- Federal Election Campaign Act
- Political Action Committee (PAC)
- Family Businesses
- Defense Attorneys
- Insurance Defense
- Department of Labor ("DOL")
- Fair Labor Standards Act (FLSA)
- Equine law
- Kentucky Equine Liability
- House Bill 33
- Legal Insight and Litigation
- Academy of Model Aeronautics
- FAA Modernization Act of 2012
- Small UAS Rule
- Bad Faith Claims
- Insurance Coverage
- Mediation Services
- Kentucky Motor Vehicle Reparations Act
- Kentucky No Fault Insurance
- Personal Injury Protection
- Magnuson-Moss Warranty Act
- Dog owners
- Real Estate Law
- Malicious Prosecution
- Municipal Liability
- Business Entities
- Business Formation and Planning
Advantages of Mediation
The world of mediation can be a strange place for those expecting a more adversarial process. Rather than act on behalf of either party, the mediator plays a role in the middle, acting as a buffer between the parties to bring them together for mutual benefit. Just as with the conductor of an orchestra, the mediator is there not to create something herself, but to guide the others to do so. A mediator is not only a conductor or a referee, however, and the way a mediator works within the role can add significant value to a mediation.
A good mediator prepares well in advance of the mediation, understanding the parties, the issues, the strengths and weaknesses of the arguments being put forth, as well as what may be key pieces of evidence that may change the course of the mediation. The mediator also works to make all parties feel comfortable with the process by making sure the mediation takes place in as inviting a setting as possible, fostering collaboration.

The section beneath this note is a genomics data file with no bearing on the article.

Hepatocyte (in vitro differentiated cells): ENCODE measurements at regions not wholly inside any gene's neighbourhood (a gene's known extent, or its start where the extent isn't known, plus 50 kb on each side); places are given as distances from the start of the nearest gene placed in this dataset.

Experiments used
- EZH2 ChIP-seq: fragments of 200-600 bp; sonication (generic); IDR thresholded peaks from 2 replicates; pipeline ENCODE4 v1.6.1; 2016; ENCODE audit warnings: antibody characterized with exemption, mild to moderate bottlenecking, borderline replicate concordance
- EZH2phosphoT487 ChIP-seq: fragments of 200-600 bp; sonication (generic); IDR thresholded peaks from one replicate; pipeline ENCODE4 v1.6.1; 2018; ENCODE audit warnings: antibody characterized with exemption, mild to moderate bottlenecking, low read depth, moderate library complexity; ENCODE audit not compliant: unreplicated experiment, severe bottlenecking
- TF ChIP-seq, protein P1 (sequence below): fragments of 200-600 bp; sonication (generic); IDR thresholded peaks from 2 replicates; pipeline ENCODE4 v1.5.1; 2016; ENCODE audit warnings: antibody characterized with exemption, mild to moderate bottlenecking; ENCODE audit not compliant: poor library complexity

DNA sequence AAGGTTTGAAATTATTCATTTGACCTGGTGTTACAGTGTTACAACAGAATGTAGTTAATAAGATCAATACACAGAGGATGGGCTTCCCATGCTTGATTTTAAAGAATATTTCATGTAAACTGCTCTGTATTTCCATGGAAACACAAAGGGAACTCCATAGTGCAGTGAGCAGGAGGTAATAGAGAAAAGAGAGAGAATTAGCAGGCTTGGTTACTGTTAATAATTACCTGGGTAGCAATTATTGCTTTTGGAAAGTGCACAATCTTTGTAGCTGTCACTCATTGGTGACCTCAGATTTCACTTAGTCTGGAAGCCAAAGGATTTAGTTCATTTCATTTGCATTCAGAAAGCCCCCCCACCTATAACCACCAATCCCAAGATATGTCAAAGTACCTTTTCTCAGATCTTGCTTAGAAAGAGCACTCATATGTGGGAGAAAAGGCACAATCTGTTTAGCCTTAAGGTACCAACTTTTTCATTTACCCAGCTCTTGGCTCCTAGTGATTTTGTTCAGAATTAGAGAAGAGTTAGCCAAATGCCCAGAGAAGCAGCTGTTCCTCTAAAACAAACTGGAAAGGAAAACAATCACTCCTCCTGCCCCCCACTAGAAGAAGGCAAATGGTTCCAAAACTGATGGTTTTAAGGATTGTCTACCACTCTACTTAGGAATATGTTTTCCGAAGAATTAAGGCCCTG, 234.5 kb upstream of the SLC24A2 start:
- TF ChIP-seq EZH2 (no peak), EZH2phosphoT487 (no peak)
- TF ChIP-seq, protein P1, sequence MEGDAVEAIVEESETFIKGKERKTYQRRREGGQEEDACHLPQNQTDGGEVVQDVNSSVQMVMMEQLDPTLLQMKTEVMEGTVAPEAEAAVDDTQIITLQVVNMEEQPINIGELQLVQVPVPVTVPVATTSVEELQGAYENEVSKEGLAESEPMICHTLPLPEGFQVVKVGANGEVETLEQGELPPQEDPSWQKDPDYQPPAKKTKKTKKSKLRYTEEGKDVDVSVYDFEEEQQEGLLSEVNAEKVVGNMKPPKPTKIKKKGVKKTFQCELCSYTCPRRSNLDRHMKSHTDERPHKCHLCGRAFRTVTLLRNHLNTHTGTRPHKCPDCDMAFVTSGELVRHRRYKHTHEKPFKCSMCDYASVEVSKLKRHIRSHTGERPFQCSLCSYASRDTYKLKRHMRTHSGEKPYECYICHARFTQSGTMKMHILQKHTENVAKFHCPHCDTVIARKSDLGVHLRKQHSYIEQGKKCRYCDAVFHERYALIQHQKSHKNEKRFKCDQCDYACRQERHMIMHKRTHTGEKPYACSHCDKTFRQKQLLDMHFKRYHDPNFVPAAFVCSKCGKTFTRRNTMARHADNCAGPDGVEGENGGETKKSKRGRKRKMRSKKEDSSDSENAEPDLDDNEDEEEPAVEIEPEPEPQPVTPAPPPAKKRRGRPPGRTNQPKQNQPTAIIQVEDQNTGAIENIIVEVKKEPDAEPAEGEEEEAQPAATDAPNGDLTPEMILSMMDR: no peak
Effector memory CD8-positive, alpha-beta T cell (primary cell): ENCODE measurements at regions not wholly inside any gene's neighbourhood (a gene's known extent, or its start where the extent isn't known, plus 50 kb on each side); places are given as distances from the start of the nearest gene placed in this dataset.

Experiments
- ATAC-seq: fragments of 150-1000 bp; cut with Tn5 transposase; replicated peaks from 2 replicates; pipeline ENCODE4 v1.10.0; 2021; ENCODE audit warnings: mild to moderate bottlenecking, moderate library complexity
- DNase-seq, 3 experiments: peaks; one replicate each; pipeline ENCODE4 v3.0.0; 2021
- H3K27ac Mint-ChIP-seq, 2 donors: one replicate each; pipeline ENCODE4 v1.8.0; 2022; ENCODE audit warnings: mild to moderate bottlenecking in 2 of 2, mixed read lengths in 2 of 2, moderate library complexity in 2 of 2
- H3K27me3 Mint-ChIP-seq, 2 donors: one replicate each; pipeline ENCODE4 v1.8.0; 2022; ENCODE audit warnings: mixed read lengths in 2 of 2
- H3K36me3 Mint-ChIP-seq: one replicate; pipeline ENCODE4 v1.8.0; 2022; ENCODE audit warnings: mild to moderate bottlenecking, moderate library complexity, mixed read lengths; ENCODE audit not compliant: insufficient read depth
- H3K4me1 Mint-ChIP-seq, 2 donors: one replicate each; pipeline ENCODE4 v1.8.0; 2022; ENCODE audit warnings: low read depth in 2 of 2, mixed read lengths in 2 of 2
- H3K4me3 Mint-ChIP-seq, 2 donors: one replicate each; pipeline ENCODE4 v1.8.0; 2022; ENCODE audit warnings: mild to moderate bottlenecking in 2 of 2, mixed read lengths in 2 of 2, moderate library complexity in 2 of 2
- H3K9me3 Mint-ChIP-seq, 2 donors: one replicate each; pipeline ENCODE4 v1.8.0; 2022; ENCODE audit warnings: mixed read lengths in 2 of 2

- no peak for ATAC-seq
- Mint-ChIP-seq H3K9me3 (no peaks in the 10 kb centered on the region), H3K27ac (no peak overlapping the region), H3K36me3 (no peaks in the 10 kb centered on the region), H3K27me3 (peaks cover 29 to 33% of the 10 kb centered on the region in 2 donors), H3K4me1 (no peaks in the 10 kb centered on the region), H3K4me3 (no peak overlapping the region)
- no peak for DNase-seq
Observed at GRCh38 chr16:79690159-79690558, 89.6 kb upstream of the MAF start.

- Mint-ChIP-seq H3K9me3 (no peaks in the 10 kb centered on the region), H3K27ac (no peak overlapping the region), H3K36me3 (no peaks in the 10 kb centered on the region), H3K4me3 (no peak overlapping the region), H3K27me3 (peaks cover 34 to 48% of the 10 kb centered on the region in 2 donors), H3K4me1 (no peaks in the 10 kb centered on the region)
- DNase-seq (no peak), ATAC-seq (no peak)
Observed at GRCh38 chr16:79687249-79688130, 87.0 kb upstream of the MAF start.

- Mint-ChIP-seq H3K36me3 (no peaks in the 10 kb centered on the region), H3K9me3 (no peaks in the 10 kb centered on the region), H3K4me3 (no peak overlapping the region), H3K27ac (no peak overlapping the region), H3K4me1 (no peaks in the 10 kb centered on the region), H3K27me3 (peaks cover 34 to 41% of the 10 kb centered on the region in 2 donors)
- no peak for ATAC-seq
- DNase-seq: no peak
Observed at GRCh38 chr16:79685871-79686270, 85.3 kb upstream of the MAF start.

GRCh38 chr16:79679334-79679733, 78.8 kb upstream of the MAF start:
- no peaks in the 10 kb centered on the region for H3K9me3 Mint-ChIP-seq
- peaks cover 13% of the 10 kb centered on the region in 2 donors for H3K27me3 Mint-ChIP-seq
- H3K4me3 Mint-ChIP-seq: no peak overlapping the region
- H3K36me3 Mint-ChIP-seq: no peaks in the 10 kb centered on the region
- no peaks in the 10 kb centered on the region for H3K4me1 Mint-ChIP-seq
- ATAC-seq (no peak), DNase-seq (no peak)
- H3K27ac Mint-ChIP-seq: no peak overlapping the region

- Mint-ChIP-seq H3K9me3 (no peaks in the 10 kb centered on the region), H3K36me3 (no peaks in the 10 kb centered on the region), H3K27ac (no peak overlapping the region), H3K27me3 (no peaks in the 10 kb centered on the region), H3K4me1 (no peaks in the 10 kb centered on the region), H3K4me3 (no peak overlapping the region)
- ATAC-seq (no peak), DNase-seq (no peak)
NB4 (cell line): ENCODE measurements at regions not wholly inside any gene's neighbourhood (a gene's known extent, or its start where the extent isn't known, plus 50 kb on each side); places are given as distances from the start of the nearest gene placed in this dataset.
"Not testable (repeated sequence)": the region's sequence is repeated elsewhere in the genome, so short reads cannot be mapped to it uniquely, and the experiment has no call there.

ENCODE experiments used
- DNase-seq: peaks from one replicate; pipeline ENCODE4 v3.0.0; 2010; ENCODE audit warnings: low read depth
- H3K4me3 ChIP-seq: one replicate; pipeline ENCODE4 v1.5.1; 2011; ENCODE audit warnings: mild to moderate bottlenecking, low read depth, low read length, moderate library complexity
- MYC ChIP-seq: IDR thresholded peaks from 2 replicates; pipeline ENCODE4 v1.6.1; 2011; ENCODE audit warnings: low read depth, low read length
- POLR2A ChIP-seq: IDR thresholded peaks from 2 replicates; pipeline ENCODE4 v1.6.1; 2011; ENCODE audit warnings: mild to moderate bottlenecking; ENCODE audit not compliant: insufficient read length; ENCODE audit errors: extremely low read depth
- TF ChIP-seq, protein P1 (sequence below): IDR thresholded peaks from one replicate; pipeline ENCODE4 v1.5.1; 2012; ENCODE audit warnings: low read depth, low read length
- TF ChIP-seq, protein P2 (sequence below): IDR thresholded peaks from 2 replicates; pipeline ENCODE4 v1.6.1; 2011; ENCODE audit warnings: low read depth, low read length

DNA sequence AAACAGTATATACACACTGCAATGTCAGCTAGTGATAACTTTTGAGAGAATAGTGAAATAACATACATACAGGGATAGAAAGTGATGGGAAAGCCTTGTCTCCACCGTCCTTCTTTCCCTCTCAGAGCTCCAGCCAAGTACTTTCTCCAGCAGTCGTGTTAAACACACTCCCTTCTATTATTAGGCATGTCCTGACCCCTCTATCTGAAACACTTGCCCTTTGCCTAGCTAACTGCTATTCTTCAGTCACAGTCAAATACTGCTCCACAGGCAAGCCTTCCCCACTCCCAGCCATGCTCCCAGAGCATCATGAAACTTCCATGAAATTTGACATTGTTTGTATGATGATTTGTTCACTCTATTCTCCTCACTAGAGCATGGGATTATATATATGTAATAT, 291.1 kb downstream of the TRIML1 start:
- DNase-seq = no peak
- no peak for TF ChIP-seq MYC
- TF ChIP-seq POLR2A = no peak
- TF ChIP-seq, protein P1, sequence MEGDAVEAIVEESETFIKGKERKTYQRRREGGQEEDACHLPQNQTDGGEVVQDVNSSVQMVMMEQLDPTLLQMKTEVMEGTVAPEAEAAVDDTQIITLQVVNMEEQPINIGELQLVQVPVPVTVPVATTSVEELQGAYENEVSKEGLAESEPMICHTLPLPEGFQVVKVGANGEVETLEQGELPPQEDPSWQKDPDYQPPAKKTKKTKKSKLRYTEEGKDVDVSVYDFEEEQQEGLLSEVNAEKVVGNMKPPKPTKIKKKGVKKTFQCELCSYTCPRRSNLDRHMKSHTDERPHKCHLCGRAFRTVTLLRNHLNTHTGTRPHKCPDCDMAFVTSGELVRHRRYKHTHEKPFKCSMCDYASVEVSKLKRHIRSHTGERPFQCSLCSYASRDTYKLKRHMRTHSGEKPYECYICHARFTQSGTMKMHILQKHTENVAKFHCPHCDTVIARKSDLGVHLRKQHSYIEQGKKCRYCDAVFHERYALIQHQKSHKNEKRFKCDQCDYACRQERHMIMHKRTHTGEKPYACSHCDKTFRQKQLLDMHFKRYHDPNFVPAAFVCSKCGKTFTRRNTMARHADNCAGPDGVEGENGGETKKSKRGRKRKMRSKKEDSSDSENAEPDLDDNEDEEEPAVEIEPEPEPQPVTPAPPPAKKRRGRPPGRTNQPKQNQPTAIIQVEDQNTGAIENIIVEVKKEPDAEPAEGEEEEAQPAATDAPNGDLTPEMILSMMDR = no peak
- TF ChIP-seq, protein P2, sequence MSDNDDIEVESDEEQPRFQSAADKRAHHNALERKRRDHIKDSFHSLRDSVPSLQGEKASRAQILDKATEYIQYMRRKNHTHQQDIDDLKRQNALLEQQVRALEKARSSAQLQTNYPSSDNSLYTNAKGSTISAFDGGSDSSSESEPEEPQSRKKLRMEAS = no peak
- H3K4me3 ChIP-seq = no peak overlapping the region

A mediator brings a fresh set of eyes to a problem, adding a dose of third party perspective to a conflict with entrenched views and ideas. This can stimulate the mediation process by bringing renewed energy and optimism for a positive outcome. Mediators also should bring excellent communication skills and creativity to the mix as well, helping to shape the landscape throughout the process and map a route to a desirable outcome for all.
Patience may be a mediator’s strongest asset, bringing a calm persistence to what may be an emotionally-fraught proceeding. A patient mediator understands that both parties may already have expended an enormous amount of resources towards resolution of the dispute and are likely to be upset, but a resilient mediator helps all parties to stay on course and communicating. This is especially necessary through crucial areas of the dispute where tensions can run high. A mediator helps all parties by remaining patient and encouraging.
A mediator’s role can be surprising, since a mediator is not there to advise the parties on the best course of action the way an attorney does, but instead to help the parties find a course of action together. While the mediator’s role may be subtle, a good mediator adds value in way not found in other dispute resolution proceedings such as trials. Further, an individual who can inhabit the roles of both mediator and experienced attorney can bring added value to both. For information on the mediation process, contact the attorneys at McBrayer.
Angela C. Evans, an Associate with McBrayer, is located in the firm’s Lexington office. Her practice is concentrated in the areas of affordable housing and litigation, and she supports small businesses with their legal needs. Ms. Evans also serves as Council Member of the Lexington-Fayette Urban County Council for the 6th District. Ms. Evans is a certified mediator, available to assist people in resolving disputes to avoid litigation or to help resolve litigation already pending. Contact Ms. Evans at email@example.com or (859) 231-8780, ext. 1116, or any of the attorneys at McBrayer who support growing businesses. We take a team approach to deliver effective counsel to all our clients, so other attorneys in the firm may perform these services as well.
This article does not constitute legal advice.